Yet another weird SF fan


I'm a mathematician, a libertarian, and a science-fiction fan. Common sense? What's that?

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jhertzli AT ix DOT netcom DOT com


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Small Sample Watch
XBM Graphics


The Former Four Horsemen of the Ablogalypse:
Someone who used to be sane (formerly War)
Someone who used to be serious (formerly Plague)
Rally 'round the President (formerly Famine)
Dr. Yes (formerly Death)

Interesting weblogs:
Back Off Government!
Bad Science
Blogblivion
Boing Boing
Debunkers Discussion Forum
Deep Space Bombardment
Depleted Cranium
Dr. Boli’s Celebrated Magazine.
EconLog
Foreign Dispatches
Good Math, Bad Math
Greenie Watch
The Hand Of Munger
Howard Lovy's NanoBot
Hyscience
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The Long View
My sister's blog
Neo Warmonger
Next Big Future
Out of Step Jew
Overcoming Bias
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Peter Watts Newscrawl
Physics Geek
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Poor Medical Student
Prolifeguy's take
The Raving Theist
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Respectful Insolence
Sedenion
Seriously Science
Shtetl-Optimized
The Speculist
The Technoptimist
TJIC
Tools of Renewal
XBM Graphics
Zoe Brain

Other interesting web sites:
Aspies For Freedom
Crank Dot Net
Day By Day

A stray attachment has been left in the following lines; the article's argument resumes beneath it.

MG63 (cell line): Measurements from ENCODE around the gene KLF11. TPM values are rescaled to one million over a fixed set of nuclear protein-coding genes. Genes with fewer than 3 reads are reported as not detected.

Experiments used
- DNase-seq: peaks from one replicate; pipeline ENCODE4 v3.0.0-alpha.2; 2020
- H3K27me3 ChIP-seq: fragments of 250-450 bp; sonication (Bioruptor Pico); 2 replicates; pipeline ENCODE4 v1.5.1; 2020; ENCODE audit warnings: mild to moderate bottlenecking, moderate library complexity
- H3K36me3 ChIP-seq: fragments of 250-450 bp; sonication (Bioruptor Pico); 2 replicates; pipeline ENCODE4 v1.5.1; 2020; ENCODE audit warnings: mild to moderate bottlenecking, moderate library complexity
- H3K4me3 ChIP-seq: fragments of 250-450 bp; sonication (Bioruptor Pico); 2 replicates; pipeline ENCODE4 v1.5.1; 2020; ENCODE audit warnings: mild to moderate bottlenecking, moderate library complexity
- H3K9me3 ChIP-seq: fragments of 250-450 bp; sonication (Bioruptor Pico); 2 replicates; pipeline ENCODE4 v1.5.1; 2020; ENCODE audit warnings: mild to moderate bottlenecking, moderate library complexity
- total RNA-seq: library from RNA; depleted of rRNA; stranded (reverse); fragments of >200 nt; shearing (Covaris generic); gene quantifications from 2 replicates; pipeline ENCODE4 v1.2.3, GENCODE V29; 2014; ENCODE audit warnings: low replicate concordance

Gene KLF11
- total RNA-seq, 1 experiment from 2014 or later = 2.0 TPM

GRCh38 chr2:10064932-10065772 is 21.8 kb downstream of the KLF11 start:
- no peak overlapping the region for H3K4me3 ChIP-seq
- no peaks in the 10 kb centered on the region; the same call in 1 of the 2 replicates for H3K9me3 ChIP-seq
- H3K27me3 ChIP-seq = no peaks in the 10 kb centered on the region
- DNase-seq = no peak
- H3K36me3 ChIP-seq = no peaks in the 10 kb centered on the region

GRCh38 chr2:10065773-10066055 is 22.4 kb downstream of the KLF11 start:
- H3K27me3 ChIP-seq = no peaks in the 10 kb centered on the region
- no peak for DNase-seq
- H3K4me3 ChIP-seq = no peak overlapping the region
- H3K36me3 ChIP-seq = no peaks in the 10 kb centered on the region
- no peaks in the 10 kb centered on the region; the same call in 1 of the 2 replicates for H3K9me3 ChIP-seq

Dihydrogen Monoxide - DHMO Homepage
Fourmilab
Jewish Pro-Life Foundation
Libertarians for Life
The Mad Revisionist
Piled Higher and Deeper
Science, Pseudoscience, and Irrationalism
Sustainability of Human Progress


























Yet another weird SF fan
 

Sunday, February 27, 2005

Maybe Civilization Really Is Doomed

The Culture of Death just won the Oscar for Best Picture.

On the other hand, things could be worse. A Motherly Culture of Death won no awards.

Will They Also Ban Abortions of Nerd Fetuses?

A State Representative in Maine has introduced a bill to prohibit abortions based on the sexual orientation of the unborn baby.

I'm more interested in protecting nerd fetuses. There's even a recognized syndrome that amounts to extreme nerdiness. A genetic test might be next.

The Mainstream vs. Consensus Dichotomy … Again

Aaron Swartz has recently compared the lack of conservatives at Ivy League universities with the lack of believers in paranormal phenomena there (seen via Boing Boing):